Deep fry the blocks, 3 or 4 at a time, in oil until golden brown, about 5 minutes. Take care that they don't touch in the oil, or they will get stuck to eachother. Remove from oil and set on a plate lined with paper towels to drain off any excess oil.
In a wide shallow dish, or a gallon size zip top bag, mix together soy sauce, vinegar, and agave. Place the fried tofu in the marinade and let soak for at least ten minutes, but no longer than twenty. Remove from marinade and, once again place on a plate lined with paper towels to absorb excess moisture.
Carefully cut a slit in the long end of the tofu to create a pocket.
Stuff with the prepared sushi rice.

Tofu Pockets

For the Rice
1 cup dry sushi rice
2 cups water
1 tablespoon rice wine vinegar
1 tablespoon agave
1/2 teaspoon salt

Place all ingredients in your rice cooker. If you don't have a rice cooker, follow the instructions on your package of rice, adding the vinegar and agave to the water.

Sushi Rice

Spicy Sushi Sauce
1/2 cup vegan mayo
2 tbsp Sri Racha
1/4 tsp toasted sesame oil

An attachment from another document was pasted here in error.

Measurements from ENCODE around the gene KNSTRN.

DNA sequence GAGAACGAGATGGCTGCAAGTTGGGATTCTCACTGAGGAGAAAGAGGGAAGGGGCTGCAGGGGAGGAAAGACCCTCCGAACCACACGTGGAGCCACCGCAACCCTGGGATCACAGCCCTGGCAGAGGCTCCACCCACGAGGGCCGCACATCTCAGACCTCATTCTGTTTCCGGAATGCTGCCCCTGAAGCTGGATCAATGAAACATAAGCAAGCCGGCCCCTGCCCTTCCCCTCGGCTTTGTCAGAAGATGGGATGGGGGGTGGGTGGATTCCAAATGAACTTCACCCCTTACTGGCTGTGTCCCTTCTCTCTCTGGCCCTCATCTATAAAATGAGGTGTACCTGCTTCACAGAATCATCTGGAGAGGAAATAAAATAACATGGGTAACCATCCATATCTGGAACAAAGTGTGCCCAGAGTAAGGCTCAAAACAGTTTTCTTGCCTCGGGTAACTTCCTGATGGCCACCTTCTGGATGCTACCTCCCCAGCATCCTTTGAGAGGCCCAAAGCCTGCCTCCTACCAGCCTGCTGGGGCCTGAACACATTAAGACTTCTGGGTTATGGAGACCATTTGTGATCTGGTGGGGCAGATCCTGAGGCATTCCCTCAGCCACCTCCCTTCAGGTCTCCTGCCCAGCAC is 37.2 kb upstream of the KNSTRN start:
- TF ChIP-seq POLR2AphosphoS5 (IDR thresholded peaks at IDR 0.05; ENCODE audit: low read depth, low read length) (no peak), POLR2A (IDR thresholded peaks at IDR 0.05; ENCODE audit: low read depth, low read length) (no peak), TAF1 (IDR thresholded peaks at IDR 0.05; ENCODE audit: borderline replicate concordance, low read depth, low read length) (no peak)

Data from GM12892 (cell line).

Whisk together until smooth, put it in a squeeze bottle and then squirt it all over everything you can think of!

Sushi Sauce

Wednesday, July 18, 2012

BBQ Seitan Ribs (and Giveaway RESULTS!)

BBQ Seitan Ribs (complete with Cedar Bones!) found on page 140 of
The Complete Guide to Vegan Food Substitutions.  Photo by Celine Steen.
I am a complete sucker for the small town, idyllic idea of a country hoe-down or county fair. Unfortunately, I live in Orange County, California, and if you've seen the ad for our county fair, you'd see that the romantic visions of a barn dance, red and white gingham tablecloths, hay rides, banjo plucking bands, under the big blue sky, in a big green meadow are just that...romantic visions.